I think the issue that affected me the most was not evidence that God didn't exist, but rather evidence that he wasn't Good. If God wasn't good, it makes perfect sense that he would still say that he was good in the Bible. If God existed, but was not good, and not trustworthy, and did not keep his promises, should we really follow him? I wouldn't say I started to believe God was evil. But the mere possibility seemed inescapable. How could we know that God is good? Well, we can't. All we have is his Word, and how can we be sure that his Word is trustworthy? Well, there is little more I could do than assume.
I must admit that I haven't sought out information that calls into question the many testimonies of miracles heard within the church--information that would question the very existence of God. But whether there is a God or not, my trust in a loving God is gone, and that is sufficient. If God exists, and is good, he should prove it. If he is unwilling to prove it, then it would be fundamentally unjust for him to send unbelievers to hell. To elaborate, if the Christian God exists, there are two possibilities:
- He is Good, and follows some rational ethical system that mortals could understand, even if that system hasn't been clearly stated in the Bible (and even if the conclusions of that system are not predictable by mere mortals). In that case he will not send earnest unbelievers to hell simply for incorrectly concluding, after careful thought, that he does not exist, for it would be unjust to do so. Therefore, since I am sincere and committed to high ethical standards, I need not fear God merely because I am an agnostic — and there is simply no need to try to "save my soul" by bringing me back to church.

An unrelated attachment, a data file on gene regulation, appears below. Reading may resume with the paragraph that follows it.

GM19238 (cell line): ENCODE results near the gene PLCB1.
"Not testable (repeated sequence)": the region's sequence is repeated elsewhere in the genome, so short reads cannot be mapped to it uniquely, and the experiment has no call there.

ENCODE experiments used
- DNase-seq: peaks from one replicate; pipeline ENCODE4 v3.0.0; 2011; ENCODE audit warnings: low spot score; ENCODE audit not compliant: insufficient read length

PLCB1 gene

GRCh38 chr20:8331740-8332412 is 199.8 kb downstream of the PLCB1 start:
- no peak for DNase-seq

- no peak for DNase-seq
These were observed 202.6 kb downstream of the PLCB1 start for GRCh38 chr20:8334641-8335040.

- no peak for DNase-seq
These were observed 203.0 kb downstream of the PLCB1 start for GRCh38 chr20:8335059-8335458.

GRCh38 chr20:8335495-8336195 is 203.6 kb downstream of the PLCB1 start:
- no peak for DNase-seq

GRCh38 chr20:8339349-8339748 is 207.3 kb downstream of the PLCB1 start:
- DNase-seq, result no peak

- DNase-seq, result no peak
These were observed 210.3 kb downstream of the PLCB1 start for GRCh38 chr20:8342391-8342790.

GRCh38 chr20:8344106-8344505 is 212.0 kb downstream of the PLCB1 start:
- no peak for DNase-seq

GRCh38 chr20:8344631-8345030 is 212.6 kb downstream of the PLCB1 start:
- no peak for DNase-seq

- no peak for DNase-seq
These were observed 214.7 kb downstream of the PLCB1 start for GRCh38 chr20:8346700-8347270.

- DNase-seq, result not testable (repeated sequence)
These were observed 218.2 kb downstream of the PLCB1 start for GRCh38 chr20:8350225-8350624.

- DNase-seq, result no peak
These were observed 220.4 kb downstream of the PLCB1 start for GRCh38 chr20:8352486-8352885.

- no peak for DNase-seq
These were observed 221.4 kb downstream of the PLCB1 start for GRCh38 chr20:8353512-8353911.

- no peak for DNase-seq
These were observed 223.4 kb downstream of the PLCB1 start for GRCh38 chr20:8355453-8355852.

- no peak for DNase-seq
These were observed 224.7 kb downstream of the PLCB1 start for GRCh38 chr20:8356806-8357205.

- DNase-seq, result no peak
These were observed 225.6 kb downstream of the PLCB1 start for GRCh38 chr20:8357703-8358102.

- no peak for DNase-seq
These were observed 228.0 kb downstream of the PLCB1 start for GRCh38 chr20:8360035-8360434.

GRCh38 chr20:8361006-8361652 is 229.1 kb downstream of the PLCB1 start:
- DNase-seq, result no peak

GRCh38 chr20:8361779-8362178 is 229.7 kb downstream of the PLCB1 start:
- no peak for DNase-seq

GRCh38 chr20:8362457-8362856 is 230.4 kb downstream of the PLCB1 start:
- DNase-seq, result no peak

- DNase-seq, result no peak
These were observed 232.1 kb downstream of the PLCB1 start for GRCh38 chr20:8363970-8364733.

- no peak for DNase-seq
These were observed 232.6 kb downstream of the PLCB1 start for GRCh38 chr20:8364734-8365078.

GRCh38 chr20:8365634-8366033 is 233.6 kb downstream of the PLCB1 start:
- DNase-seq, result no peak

- He is not good. In that case, nothing stated in the Bible is trustworthy, and his nature is fundamentally unknowable. In this case it makes little sense to worry about angering him, regardless of what we believe or disbelieve, because we don't really know him, because a God that isn't good isn't obliged to tell the truth, even if he says he is. So we can't know how he will treat us after death or even in this life (although if history is any indication, he will not do anything for us or against us in this life). Why would you follow a God who is fundamentally unjust, even if he exists? In this case the ethical thing is not to follow him, even though he exists.
Philosophy is therefore no idle pastime, but a serious business, fundamental to our lives. It should be our first if not our only religion: a religion wherein worship is replaced with curiosity, devotion with diligence, holiness with sincerity, ritual with study, scripture with the whole world of human learning. The philosopher regards it as tantamount to a religious duty to question all things, and to ground her faith in what is well-investigated and well-proved, rather than what is merely asserted or well-liked. … Above all, she commits herself to the constant study of language, logic, and method, and seeks always to perfect, by testing and correcting, her total view of all things. - Sense and Goodness without God, pg 25-26, as quoted by The Beagle